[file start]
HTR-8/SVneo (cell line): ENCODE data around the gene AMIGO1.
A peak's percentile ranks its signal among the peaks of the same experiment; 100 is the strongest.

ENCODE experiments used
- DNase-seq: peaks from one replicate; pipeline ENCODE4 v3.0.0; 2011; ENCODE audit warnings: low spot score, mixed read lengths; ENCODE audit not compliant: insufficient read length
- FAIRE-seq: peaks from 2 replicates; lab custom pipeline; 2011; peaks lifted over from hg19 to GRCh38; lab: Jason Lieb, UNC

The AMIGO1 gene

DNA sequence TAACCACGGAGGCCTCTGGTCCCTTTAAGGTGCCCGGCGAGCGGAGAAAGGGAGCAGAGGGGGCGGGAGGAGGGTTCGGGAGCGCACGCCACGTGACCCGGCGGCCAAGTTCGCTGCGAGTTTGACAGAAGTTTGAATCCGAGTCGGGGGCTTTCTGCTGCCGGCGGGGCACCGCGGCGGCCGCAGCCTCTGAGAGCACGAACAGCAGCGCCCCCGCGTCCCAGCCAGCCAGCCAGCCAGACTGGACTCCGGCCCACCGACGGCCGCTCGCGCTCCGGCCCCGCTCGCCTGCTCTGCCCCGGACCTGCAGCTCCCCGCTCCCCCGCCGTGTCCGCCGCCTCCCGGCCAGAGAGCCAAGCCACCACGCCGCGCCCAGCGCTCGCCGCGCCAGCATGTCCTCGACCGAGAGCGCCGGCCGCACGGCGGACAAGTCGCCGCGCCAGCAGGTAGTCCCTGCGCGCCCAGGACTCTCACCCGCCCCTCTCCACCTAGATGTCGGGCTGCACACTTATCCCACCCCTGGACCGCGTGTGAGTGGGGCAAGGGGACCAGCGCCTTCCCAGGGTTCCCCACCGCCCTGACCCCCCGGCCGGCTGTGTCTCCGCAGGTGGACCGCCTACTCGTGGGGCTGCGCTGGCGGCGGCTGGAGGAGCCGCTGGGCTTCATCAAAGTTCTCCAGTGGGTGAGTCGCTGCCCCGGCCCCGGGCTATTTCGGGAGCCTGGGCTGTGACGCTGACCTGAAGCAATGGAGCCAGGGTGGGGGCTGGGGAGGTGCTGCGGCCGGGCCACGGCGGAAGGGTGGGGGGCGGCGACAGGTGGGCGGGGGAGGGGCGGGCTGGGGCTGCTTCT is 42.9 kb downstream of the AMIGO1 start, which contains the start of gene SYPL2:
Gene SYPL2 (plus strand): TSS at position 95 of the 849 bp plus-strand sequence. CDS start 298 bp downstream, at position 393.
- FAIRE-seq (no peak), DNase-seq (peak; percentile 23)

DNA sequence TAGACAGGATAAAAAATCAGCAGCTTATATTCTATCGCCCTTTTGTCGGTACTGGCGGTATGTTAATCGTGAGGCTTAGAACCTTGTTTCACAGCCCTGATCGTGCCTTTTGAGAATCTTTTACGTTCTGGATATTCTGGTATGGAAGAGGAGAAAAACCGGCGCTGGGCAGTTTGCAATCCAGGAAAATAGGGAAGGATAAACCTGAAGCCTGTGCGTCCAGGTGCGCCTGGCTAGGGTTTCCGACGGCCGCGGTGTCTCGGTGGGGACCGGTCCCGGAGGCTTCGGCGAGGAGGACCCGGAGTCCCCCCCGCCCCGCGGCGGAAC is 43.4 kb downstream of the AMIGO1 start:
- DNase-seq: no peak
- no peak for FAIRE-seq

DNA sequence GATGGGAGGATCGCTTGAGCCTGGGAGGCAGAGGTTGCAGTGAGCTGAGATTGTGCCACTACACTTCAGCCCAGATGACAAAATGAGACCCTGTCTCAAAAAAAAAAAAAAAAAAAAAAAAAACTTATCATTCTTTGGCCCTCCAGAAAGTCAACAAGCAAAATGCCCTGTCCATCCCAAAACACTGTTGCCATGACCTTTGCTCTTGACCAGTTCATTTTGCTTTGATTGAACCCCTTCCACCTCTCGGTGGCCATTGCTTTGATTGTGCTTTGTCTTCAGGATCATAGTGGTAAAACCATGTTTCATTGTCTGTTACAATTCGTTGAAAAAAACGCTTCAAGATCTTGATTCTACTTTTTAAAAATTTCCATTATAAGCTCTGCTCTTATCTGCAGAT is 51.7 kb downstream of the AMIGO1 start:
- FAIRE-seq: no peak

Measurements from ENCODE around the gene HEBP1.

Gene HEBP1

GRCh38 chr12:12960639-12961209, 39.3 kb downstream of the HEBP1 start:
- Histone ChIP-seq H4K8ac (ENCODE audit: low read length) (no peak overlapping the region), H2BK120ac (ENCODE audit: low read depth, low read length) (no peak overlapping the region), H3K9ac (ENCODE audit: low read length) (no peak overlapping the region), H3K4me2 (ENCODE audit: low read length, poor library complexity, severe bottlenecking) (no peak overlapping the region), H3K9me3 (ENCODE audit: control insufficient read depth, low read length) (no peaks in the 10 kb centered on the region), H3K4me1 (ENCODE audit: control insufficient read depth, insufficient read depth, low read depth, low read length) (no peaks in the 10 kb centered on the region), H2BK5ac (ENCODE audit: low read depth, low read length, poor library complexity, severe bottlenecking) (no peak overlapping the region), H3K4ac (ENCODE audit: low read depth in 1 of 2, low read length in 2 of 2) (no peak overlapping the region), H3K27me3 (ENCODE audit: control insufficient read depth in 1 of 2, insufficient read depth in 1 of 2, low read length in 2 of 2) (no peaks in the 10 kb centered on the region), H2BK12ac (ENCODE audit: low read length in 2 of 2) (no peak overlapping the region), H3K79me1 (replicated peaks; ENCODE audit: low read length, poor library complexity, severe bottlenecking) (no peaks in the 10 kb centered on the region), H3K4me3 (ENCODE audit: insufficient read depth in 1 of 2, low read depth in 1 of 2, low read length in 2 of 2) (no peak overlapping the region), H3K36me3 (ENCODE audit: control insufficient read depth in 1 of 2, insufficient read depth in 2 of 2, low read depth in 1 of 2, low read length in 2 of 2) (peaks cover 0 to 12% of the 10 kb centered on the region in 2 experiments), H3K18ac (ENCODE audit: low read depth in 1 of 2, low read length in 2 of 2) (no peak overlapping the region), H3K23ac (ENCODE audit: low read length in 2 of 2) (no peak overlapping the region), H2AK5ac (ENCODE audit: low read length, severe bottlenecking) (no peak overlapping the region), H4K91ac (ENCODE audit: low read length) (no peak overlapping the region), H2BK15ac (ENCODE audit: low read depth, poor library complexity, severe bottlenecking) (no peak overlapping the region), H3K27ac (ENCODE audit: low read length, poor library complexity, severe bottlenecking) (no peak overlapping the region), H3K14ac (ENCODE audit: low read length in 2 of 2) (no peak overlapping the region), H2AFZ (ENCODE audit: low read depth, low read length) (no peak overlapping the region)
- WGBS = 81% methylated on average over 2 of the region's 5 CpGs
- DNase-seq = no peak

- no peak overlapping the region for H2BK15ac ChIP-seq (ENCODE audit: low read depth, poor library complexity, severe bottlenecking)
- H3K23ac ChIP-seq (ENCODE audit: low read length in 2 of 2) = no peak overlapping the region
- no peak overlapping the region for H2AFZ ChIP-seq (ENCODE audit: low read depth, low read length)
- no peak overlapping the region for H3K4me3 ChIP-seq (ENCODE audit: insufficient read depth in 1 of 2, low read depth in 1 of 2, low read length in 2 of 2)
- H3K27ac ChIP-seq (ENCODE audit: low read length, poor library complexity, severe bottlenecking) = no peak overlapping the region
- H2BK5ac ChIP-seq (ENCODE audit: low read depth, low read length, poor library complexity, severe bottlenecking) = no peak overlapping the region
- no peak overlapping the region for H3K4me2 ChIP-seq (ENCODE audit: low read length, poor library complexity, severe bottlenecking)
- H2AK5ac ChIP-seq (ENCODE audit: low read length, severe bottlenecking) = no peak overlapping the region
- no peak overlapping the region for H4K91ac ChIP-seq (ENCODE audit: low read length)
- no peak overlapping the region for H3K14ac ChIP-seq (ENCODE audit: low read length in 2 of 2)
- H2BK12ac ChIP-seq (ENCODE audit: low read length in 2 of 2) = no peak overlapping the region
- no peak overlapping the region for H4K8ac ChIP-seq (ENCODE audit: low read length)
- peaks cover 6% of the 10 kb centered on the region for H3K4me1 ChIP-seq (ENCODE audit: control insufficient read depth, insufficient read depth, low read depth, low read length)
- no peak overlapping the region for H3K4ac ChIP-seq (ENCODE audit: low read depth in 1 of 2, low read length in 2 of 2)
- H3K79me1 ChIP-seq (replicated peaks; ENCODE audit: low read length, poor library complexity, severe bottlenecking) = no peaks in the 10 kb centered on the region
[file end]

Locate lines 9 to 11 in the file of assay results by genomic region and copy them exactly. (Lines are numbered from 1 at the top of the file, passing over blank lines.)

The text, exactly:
- FAIRE-seq (no peak), DNase-seq (peak; percentile 23)

DNA sequence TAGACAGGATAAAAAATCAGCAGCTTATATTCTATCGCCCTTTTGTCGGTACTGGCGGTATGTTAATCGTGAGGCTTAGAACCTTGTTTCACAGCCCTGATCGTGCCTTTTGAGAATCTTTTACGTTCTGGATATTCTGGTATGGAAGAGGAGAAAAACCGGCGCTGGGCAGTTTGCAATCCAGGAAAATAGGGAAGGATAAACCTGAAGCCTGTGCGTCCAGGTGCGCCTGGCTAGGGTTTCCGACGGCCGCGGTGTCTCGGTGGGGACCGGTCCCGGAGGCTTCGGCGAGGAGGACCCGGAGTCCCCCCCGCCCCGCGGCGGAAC is 43.4 kb downstream of the AMIGO1 start:
- DNase-seq: no peak